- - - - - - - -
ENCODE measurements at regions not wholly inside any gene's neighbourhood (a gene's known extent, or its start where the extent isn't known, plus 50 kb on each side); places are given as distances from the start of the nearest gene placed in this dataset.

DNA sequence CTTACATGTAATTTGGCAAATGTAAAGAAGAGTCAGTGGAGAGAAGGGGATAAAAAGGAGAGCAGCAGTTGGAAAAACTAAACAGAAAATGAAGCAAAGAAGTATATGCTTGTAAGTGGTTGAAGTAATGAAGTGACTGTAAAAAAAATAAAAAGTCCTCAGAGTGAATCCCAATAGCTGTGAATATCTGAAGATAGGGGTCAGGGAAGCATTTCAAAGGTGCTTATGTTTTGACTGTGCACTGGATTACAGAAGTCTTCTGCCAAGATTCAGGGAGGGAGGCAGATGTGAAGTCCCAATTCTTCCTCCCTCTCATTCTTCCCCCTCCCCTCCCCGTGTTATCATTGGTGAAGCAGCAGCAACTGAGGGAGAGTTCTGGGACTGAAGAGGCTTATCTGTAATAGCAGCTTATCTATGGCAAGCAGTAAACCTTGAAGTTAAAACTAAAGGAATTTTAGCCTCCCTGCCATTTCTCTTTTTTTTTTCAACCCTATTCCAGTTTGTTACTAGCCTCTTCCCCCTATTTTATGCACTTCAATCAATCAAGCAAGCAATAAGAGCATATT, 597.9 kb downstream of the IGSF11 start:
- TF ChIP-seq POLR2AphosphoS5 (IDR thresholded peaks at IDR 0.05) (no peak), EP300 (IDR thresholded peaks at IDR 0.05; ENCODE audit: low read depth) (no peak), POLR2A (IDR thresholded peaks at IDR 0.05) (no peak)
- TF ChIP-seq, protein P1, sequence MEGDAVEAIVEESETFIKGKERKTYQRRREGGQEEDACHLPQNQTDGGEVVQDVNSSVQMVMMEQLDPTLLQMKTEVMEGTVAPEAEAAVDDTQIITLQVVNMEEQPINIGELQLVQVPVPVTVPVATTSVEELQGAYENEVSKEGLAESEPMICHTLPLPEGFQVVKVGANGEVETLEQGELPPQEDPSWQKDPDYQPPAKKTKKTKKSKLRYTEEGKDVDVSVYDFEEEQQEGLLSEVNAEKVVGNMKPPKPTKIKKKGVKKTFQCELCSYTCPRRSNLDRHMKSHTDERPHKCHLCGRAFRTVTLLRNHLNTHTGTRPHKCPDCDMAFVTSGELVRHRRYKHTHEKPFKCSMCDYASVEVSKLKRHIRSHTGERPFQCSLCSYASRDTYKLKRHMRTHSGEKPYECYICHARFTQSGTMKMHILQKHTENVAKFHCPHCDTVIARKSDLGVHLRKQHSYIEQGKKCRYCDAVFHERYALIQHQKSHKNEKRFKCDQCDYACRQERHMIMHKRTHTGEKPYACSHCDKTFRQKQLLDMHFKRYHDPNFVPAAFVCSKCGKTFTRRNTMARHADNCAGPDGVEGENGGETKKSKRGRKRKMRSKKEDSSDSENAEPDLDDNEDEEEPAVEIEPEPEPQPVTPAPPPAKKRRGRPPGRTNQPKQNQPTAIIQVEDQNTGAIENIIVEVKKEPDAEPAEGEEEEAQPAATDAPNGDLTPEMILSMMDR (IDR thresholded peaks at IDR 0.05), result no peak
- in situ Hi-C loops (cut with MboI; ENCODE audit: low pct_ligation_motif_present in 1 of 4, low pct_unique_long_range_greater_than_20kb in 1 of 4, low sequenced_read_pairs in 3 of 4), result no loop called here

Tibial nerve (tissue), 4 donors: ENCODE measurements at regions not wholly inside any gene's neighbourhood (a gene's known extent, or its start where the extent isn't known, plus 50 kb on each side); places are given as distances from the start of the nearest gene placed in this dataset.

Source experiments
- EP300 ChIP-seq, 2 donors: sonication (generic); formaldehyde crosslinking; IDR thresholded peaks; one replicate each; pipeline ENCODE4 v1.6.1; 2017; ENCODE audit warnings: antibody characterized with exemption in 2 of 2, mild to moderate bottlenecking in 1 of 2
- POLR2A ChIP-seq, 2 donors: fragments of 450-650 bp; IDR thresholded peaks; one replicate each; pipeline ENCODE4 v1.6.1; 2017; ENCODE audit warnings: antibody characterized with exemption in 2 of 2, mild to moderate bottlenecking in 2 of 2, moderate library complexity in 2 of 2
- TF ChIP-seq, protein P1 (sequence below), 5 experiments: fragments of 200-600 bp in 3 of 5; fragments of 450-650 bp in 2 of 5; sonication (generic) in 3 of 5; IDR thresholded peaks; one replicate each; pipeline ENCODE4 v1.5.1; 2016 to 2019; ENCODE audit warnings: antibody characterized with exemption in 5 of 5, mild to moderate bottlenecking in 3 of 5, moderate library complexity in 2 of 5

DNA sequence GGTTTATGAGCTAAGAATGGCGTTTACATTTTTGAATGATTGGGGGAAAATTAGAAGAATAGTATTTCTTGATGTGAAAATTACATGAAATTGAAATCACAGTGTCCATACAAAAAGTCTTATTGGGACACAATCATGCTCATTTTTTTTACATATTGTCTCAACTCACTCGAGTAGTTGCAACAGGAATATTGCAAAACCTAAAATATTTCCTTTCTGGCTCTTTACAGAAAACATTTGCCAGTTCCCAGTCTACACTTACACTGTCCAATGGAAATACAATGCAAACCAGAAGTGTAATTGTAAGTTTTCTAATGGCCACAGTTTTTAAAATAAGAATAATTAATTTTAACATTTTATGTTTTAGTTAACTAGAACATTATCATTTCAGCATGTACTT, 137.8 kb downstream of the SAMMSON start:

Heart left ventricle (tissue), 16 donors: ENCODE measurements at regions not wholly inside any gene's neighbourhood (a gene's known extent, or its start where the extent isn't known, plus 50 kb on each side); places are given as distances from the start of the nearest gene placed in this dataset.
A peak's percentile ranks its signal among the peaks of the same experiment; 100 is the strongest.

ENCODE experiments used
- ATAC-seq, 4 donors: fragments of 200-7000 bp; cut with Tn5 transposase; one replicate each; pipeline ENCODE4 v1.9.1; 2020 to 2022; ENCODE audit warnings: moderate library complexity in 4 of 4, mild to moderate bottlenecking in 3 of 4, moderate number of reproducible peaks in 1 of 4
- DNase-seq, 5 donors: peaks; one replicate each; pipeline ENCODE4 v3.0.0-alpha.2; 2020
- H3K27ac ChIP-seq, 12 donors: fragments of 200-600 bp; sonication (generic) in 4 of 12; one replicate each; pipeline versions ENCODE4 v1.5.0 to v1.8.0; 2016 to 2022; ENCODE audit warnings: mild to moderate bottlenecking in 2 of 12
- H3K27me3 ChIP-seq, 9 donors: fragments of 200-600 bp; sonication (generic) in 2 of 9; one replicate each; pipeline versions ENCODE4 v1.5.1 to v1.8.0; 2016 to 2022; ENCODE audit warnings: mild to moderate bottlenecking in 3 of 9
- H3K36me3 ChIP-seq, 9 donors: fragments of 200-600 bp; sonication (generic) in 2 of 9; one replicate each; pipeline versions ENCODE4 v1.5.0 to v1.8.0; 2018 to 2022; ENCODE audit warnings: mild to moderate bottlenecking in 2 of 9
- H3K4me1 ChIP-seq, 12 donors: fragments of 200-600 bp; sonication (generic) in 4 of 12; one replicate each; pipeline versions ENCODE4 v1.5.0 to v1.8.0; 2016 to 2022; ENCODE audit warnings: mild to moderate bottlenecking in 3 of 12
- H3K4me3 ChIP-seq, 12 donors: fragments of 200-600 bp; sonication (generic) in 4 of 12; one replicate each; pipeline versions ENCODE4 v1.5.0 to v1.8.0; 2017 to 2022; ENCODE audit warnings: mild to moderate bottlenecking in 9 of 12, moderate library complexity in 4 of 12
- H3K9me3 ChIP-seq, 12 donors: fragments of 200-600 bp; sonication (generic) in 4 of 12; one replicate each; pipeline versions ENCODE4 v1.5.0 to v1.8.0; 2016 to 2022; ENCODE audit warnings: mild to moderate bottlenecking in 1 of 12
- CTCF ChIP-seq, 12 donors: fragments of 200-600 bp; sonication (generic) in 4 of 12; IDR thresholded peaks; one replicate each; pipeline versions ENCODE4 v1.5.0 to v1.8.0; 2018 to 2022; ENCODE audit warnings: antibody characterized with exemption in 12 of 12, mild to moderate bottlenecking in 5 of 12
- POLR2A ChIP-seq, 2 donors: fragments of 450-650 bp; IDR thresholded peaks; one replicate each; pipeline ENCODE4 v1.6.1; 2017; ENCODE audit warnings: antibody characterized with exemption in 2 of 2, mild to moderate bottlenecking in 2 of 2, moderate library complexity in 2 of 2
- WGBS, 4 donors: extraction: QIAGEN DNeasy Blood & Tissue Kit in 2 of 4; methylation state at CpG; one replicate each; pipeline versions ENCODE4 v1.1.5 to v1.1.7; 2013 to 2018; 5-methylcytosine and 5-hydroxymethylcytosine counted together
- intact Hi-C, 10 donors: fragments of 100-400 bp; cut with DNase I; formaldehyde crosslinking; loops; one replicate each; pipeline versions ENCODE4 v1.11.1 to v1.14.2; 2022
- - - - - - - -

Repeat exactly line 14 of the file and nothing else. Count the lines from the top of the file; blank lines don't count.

ENCODE experiments used